Tuesday, November 15, 2011

Rosa 'The Fairy'

This little charmer is a 1930s anticipation of the modern ‘Knock Out’ roses. And like that more modern group it has almost all of the qualities of the best roses. It shares the same failing: lack of fragrance. But  it finally dawned on me that it was time to get off my high horse when it comes to fragrance in roses. Yes, I definitely prefer my roses to be fragrant. But does it make sense to ignore a rose which scores in the highest ways in other qualities simply because it lacks fragrance? It does not to me, and so I’ve made my peace with the Knock Outs and am ready to really appreciate Bentall’s little 1932 beauty.

Do you have doubts? If so, I suggest you seek out established plantings of these roses in November. I wish I had the room for an allée of autumn camellias and Knock Out roses in harmonious colors; maybe some of the Encore azaleas would work in this grouping, too. The whole planting would be fronted by ‘The Fairy’. These are plants which have the ability to bring a spring-like freshness to the garden at a time when it is otherwise winding down for the year.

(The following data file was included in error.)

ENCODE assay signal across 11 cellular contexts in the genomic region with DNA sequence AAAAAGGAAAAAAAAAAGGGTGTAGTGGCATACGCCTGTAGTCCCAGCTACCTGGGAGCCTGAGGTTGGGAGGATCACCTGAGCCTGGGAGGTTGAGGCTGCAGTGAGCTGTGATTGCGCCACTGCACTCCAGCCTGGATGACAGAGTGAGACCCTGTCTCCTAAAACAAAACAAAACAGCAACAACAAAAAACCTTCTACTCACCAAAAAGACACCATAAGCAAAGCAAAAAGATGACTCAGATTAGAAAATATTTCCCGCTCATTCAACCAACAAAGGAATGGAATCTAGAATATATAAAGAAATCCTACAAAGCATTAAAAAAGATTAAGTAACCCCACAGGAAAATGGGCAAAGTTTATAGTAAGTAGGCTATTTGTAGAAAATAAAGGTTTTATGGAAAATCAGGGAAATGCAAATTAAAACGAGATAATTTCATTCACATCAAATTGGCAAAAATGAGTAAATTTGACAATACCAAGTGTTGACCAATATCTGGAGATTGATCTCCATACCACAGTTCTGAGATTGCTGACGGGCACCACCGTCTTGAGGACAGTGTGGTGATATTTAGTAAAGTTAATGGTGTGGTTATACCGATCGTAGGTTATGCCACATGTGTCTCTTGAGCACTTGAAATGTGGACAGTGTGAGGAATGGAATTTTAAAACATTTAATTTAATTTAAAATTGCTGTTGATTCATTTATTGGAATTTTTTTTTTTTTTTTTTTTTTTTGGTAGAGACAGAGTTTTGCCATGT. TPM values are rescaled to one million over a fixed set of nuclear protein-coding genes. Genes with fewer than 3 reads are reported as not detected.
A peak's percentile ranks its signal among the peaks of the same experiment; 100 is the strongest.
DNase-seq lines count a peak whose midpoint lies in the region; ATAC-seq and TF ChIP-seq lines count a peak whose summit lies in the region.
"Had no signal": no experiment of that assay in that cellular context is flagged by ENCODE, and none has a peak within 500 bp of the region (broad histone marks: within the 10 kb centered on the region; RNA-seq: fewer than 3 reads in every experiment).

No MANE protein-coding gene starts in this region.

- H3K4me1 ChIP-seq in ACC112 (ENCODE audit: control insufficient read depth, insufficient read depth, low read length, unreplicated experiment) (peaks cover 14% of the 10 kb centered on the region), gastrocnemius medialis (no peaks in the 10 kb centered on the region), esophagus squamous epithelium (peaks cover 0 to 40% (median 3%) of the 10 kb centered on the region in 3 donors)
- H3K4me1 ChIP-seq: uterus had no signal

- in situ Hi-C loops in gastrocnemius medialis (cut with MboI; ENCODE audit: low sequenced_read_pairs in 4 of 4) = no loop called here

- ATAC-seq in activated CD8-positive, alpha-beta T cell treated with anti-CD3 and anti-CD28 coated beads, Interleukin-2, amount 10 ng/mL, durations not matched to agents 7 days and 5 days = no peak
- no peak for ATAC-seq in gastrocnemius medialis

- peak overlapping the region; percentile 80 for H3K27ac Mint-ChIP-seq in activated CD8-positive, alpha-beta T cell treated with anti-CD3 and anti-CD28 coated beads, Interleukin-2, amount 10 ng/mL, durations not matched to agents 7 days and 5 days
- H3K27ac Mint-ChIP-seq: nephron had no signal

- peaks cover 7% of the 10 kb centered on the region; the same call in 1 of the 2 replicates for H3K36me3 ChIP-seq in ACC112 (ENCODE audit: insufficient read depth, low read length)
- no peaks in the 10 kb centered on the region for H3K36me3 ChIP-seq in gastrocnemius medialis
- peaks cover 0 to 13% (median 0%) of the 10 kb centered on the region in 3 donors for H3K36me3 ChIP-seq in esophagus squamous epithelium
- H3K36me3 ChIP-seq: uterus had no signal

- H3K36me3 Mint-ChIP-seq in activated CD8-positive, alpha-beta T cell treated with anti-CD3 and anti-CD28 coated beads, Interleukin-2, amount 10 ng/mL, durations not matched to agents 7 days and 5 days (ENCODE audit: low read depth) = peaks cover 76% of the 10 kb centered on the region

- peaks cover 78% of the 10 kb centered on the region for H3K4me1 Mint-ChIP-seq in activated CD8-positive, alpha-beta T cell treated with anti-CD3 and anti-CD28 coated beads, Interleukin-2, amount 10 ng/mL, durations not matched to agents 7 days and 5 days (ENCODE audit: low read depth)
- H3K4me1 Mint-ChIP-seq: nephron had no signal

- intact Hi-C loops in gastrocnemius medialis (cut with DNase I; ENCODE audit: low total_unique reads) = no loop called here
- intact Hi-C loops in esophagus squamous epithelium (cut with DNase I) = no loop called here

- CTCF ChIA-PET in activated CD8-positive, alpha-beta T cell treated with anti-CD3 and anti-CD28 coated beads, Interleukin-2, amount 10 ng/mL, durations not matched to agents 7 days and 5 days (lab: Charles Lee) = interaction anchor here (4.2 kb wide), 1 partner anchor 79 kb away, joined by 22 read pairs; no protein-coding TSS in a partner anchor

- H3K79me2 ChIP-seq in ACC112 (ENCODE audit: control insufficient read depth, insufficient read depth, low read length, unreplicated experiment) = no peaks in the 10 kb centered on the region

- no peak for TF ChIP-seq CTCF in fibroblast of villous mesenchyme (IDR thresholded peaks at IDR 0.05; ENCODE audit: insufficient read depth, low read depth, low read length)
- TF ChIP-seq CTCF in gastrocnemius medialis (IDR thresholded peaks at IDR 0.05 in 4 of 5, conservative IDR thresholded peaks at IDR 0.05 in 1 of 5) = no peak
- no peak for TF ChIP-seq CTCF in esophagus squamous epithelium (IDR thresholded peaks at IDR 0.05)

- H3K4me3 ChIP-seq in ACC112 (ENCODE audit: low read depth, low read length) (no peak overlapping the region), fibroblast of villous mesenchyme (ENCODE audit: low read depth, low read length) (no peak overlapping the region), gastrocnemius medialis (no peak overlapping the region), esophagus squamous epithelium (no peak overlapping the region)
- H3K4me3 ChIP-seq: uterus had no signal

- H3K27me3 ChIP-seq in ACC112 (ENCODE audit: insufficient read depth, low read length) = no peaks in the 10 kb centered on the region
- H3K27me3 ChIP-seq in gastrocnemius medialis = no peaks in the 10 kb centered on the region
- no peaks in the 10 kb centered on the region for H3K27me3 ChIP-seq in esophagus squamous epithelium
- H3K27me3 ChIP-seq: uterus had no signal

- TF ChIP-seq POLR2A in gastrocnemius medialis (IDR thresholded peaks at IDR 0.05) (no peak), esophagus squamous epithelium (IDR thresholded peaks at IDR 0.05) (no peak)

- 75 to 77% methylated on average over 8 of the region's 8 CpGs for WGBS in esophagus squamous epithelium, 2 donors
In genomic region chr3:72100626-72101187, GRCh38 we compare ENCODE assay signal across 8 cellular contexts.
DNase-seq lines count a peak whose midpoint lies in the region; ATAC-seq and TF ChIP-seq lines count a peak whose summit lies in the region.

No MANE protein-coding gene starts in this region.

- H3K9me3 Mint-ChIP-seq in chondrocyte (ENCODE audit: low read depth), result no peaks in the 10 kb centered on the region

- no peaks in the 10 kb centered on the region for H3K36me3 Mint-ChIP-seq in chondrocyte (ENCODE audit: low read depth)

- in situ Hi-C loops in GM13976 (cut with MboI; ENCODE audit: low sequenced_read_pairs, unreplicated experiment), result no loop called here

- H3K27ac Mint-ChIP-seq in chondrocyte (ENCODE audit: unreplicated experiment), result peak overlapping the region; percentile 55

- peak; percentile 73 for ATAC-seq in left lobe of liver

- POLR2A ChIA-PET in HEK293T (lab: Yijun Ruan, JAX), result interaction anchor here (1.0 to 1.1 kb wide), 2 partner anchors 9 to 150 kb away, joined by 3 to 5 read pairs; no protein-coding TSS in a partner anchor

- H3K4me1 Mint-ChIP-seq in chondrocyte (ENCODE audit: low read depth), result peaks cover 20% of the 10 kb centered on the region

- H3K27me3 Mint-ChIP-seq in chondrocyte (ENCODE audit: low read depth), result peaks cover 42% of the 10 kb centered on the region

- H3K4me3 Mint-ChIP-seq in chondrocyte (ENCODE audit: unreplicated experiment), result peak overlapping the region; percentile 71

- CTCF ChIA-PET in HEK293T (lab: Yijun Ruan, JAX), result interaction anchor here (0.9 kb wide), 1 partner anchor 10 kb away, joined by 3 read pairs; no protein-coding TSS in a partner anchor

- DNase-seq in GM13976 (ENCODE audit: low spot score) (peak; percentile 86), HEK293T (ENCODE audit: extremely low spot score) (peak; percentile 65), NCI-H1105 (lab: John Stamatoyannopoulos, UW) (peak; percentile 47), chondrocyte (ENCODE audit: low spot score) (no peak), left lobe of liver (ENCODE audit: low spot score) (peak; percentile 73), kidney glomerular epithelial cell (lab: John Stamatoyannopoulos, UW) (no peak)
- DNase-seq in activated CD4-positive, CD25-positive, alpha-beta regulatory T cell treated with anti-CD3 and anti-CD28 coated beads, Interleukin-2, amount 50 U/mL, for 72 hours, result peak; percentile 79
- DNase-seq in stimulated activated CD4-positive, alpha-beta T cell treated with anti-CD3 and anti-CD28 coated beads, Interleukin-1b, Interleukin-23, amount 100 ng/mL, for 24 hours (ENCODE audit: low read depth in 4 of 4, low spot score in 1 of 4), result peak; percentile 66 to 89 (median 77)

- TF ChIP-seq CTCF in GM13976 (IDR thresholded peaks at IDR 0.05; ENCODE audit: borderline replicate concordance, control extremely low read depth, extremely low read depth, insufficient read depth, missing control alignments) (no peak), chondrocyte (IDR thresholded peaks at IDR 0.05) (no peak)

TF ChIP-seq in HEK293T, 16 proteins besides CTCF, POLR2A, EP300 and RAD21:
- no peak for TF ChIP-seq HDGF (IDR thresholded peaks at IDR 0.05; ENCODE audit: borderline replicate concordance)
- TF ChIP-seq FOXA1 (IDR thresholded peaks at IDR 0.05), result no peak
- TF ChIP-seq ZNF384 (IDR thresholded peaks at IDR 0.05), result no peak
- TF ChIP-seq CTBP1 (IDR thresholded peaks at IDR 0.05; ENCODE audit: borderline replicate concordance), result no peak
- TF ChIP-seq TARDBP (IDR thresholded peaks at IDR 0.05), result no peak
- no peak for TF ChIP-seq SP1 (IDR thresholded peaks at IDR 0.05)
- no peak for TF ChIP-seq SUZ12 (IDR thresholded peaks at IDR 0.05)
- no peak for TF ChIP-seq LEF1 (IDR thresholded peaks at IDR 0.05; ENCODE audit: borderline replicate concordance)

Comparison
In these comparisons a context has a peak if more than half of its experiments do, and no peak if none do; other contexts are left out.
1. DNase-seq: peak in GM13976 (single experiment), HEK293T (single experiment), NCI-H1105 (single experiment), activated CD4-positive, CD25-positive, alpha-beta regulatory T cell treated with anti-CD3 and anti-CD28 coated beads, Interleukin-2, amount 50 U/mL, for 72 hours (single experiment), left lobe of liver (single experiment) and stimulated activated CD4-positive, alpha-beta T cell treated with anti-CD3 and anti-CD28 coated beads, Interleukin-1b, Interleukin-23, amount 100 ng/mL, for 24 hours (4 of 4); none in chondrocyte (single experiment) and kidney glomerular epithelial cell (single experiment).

‘The Fairy’ is conventionally placed among the so-called Polyantha roses; but unlike most Polyantha roses ‘The Fairy’ has Rosa wichurana (formerly R. wichuraiana) in its background. It makes just as much sense to think of it as a dwarf shrub rose.

I have not grown this rose yet myself, so the image you see above is an exception to my usual rule to include only plants grown in my own garden. Wayne and I visited our Northern Neck friends Charles and Hilda last weekend, and as we were about to leave Hilda took me over to “The Fairy’ and cut a nice bouquet. The cool weather was especially kind to the color of the flowers, and the foliage of the plant was immaculate. It was hard to believe that this rose had gone through the summer: everything about it was so fresh, clean and brimming with vigor. And the color warmed up beautifully under incandescent light.

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